The 150 years old law, punishes "carnal intercourse against the order of nature with any man, woman
There was no doubt, then, that the "trespass" charges against the protesters aimed not just to suppress dissent, but to send a message that some people-"sodomites," violators of the "carnal knowledge" law-should not be seen or heard in public at all. President Yoweri Museveni, who had campaigned against LGBT people's rights for a decade, reinforced that message at every opportunity. He called homosexuality "a decadent culture … being passed by Western nations," warning: "It is a danger not only to the [Christian] believers but to the whole of Africa."He praised Ugandans for "rejecting" it, and claimed that "having spinsters and bachelors was quite alien to Ugandan traditions."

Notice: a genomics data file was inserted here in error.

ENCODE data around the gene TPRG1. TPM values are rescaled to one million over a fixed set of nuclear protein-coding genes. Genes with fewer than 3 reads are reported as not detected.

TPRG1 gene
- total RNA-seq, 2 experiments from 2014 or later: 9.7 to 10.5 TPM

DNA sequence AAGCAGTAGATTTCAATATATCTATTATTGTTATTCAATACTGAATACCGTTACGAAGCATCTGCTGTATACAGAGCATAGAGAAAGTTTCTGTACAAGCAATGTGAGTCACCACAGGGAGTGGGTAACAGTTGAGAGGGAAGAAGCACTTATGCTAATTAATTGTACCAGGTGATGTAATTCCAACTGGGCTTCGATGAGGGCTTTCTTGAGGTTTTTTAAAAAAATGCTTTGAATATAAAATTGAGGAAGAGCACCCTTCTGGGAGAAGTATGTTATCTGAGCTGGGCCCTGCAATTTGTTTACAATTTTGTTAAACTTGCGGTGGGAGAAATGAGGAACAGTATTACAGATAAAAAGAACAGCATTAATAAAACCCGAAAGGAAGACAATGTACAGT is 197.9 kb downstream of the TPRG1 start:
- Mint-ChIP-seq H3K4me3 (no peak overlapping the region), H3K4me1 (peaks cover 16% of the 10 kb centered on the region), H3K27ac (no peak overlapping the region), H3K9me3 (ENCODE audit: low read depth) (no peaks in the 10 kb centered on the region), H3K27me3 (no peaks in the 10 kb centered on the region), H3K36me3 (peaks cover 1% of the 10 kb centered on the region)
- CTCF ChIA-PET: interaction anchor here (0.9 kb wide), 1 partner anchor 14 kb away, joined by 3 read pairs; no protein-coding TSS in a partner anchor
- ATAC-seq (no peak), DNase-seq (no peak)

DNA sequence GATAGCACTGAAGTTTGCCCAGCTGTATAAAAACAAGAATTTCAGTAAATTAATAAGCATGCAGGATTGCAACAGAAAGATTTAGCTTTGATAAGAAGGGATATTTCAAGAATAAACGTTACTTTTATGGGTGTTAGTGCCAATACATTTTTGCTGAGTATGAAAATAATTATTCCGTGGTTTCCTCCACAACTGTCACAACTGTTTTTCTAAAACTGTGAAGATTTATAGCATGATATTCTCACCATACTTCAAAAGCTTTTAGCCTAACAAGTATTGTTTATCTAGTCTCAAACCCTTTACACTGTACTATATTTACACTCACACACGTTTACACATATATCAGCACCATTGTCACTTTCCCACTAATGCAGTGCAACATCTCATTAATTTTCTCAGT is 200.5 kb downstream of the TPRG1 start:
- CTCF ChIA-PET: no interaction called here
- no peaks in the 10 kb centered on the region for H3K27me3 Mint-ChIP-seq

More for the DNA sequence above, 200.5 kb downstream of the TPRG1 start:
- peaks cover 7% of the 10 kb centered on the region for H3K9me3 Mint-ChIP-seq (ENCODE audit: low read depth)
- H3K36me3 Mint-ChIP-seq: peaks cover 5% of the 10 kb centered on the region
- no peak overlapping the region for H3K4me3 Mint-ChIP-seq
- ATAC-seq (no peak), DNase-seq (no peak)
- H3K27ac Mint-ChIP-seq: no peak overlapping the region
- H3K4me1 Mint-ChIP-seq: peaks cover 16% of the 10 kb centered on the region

The law primed the whole populace to help extirpate the "danger." For instance, one influential pastor-famous for his campaigns against condom use-urged that "Homosexuals should absolutely not be included in Uganda's HIV/AIDS framework. It is a crime, and when you are trying to stamp out a crime you don't include it in your programmes." The same minister listed Ugandan LGBT rights activists by name on a website, posting pictures and addresses of the "homosexual promoters"-making them bullseyes for brute vengeance. The atmosphere crackled with explosive menace. Hundreds marched in 2007 to threaten punishment for LGBT people, calling them "criminal" and "against the laws of nature." Yet government ministers still warned that tougher anti-gay measures were needed. "Satan," one said, "is having an upper hand in our country."